New Expats party plans to contest election
A new political party representing the global Kiwi diaspora has been formed with plans to contest the New Zealand general election later this year.
The Expatriate Party of New Zealand (the Expats) say they've gained the minimum 500 paid members required to register their party over the weekend in Perth, Western Australia.
The membership forms collected in Perth by 10 volunteers, with a take-up rate above 90 percent, will be submitted to the Electoral Commission over the next 48 hours for review.
Perth-based party spokesman Nick Teulon, originally from Christchurch, said in a statement that the Expats believed it was the New Zealand government's responsibility to represent all New Zealand citizens, irrespective of where they live and that the Expats would not be lobbying overseas governments.
"Kiwis love Australia and are not looking to the Australian government for the right to vote in Australia or for unemployment benefits as has been widely reported," he said.
"New Zealanders in Australia are however deeply concerned that successive New Zealand governments have failed to actively and effectively advocate overseas for core residency, health and education rights and they expect the New Zealand government to do so."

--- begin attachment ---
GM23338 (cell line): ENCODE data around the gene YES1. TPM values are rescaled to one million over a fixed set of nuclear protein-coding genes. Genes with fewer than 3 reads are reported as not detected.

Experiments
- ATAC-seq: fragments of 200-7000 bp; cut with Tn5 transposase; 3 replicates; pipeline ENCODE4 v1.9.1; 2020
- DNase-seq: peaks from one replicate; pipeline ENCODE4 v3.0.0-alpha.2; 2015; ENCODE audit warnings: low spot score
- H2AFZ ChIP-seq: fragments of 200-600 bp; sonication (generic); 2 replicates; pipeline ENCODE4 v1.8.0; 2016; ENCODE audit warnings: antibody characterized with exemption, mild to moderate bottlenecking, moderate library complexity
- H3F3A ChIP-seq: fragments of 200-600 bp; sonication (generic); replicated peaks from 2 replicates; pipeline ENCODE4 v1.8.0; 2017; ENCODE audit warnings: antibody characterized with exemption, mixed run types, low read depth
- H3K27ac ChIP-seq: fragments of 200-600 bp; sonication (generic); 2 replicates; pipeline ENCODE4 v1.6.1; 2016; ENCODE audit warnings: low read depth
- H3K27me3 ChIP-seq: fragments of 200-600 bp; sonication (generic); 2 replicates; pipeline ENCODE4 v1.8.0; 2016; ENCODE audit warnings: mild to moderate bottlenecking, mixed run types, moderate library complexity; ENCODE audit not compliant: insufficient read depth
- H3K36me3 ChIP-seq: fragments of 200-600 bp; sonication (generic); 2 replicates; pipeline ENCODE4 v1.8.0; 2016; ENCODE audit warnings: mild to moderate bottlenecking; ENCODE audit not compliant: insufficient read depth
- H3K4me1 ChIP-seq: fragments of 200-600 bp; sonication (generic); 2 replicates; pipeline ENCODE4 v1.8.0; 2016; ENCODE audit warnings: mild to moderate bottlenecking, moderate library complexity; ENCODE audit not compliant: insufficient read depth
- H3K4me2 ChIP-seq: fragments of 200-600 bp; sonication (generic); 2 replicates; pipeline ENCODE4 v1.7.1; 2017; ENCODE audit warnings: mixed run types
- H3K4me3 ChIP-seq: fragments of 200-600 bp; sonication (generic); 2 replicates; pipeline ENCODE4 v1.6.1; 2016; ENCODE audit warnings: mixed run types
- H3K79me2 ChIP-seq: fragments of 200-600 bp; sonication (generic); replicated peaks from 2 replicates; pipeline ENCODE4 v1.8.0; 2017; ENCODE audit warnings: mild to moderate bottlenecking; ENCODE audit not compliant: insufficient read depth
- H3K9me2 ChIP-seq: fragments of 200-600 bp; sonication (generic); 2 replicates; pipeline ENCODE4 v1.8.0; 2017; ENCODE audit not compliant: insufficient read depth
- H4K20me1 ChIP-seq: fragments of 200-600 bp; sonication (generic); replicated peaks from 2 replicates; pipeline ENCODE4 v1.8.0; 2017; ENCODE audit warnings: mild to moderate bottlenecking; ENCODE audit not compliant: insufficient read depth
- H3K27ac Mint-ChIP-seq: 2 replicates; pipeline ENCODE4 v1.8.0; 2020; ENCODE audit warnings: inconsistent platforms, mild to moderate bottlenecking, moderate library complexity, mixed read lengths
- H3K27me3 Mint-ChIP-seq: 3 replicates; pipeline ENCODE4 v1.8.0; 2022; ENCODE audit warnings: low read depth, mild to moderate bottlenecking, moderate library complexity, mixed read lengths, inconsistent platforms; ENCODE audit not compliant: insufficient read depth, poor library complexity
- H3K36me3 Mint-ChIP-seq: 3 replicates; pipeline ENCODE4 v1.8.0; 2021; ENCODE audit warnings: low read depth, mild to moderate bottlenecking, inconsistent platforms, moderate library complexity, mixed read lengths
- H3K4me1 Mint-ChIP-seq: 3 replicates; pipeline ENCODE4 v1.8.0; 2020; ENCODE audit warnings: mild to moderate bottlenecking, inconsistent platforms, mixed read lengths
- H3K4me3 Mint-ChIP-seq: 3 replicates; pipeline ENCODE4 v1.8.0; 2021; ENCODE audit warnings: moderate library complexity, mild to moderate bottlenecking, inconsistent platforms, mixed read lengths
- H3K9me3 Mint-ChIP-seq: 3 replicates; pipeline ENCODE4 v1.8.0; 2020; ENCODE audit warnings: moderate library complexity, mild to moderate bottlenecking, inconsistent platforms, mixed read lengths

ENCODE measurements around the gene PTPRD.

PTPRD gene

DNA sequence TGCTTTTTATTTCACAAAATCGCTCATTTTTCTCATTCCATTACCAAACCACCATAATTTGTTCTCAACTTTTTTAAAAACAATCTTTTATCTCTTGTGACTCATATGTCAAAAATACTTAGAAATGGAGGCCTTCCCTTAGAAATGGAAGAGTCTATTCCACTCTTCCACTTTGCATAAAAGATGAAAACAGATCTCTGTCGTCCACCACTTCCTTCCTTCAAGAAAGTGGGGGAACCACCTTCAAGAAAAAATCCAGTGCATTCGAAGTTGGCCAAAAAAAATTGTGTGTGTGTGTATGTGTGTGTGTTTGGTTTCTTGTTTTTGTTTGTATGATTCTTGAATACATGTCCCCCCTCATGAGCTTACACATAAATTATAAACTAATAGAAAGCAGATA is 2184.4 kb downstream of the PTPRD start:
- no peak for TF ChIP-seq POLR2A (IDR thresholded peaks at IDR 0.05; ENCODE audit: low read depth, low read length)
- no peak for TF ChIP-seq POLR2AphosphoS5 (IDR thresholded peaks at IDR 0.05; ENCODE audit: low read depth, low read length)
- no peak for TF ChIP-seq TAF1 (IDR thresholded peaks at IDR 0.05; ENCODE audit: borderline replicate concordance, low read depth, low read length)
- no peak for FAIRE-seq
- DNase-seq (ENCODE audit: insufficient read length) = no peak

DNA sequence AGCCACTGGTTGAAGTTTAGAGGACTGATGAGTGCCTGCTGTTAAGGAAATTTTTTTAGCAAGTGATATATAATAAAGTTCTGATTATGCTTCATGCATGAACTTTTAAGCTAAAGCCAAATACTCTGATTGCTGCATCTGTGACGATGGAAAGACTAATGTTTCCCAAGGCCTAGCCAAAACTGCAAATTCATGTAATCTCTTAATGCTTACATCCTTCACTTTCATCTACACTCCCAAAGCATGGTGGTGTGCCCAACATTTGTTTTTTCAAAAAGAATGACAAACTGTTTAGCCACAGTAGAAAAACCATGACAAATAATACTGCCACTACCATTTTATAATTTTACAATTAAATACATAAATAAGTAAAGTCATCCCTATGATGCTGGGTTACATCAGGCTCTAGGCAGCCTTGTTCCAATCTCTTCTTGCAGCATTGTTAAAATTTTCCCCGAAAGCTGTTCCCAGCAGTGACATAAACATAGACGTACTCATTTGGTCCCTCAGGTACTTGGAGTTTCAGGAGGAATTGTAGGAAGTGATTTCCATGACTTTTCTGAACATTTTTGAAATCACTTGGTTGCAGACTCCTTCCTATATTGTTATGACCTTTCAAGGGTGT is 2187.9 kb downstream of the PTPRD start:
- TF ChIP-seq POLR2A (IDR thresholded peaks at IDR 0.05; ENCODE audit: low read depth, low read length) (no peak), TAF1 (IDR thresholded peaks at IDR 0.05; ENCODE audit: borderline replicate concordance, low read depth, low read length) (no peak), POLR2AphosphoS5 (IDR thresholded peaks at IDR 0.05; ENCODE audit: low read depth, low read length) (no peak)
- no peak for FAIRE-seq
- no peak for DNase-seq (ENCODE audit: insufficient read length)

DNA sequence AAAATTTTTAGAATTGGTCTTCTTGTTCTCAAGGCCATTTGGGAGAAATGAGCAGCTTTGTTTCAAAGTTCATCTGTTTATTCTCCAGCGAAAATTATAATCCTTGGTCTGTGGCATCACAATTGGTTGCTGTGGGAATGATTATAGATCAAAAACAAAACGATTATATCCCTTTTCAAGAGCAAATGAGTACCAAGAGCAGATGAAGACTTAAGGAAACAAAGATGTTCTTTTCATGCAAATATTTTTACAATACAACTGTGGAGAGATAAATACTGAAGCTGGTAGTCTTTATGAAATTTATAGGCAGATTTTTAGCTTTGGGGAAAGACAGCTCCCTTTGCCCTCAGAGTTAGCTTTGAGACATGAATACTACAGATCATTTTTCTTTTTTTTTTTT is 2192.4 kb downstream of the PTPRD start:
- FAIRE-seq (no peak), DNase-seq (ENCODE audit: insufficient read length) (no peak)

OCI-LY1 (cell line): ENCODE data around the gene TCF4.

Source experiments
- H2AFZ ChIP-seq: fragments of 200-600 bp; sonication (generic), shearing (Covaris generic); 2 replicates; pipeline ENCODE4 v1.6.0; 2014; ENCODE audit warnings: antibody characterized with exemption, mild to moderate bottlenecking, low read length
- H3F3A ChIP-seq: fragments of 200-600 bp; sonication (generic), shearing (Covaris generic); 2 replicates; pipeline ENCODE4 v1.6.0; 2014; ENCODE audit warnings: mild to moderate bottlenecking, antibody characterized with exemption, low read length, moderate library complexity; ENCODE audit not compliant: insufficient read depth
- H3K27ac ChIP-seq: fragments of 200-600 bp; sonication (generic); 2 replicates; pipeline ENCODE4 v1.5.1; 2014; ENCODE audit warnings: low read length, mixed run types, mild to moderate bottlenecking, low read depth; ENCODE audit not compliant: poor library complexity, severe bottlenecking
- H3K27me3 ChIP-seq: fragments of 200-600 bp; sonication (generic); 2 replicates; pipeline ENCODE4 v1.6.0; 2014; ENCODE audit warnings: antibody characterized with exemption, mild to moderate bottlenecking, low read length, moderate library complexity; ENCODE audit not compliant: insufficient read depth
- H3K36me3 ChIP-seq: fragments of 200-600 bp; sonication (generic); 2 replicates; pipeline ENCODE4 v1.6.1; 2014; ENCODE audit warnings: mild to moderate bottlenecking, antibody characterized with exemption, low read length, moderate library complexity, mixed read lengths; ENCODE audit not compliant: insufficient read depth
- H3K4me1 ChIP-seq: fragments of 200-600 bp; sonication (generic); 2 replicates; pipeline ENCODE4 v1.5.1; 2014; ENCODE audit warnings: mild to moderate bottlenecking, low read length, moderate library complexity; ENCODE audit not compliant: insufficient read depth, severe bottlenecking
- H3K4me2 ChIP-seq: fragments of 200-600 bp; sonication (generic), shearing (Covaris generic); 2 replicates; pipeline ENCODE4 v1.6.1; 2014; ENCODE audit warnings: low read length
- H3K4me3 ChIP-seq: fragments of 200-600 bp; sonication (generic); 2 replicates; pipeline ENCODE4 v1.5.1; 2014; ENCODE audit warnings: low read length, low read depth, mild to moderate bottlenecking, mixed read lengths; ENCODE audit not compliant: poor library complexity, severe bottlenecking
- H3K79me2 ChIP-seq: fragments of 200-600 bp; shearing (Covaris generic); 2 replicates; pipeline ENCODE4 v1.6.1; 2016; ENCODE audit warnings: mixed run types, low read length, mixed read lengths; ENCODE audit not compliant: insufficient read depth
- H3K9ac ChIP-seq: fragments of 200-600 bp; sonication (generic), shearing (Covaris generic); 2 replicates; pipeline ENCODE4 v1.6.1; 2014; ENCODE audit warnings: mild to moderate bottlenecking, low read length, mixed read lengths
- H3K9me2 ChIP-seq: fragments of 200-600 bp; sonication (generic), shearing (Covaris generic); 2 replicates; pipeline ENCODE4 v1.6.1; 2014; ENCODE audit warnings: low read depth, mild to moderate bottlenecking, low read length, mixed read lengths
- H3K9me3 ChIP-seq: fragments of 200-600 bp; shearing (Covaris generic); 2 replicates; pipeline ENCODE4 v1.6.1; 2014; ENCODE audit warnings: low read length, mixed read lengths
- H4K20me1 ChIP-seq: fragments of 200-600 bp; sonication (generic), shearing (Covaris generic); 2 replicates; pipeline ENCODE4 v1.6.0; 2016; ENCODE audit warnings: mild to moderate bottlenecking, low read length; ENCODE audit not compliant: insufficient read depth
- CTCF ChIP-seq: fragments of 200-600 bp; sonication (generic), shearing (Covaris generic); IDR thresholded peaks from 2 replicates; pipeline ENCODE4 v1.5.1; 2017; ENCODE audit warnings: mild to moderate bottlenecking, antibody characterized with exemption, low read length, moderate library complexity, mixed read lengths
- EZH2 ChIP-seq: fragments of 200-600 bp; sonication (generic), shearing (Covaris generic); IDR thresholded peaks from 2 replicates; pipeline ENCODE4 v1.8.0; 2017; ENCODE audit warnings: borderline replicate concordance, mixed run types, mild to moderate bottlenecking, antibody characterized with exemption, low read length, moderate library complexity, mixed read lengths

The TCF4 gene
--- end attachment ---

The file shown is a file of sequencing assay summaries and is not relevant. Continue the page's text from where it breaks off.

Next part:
The Expats would lobby for the repeal of the section of the New Zealand Electoral Act which disqualifies New Zealand citizens from voting if they have not visited New Zealand in the last three years.
Mr Teulon said the apparent justification for the law was that Kiwis who had left New Zealand were no longer in touch with New Zealand issues. However, the internet and proliferation of online news sources had changed that.
The same law also makes such expats ineligible to stand for parliament.
Mr Teulon declined to elaborate further on party policy, saying that this was a matter for its executive to finalise as the election drew nearer.
But he referred to the Expats' website (www.expatparty.org), which links to its constitution and a sampling of issues of concern to the party.
source: newshub archive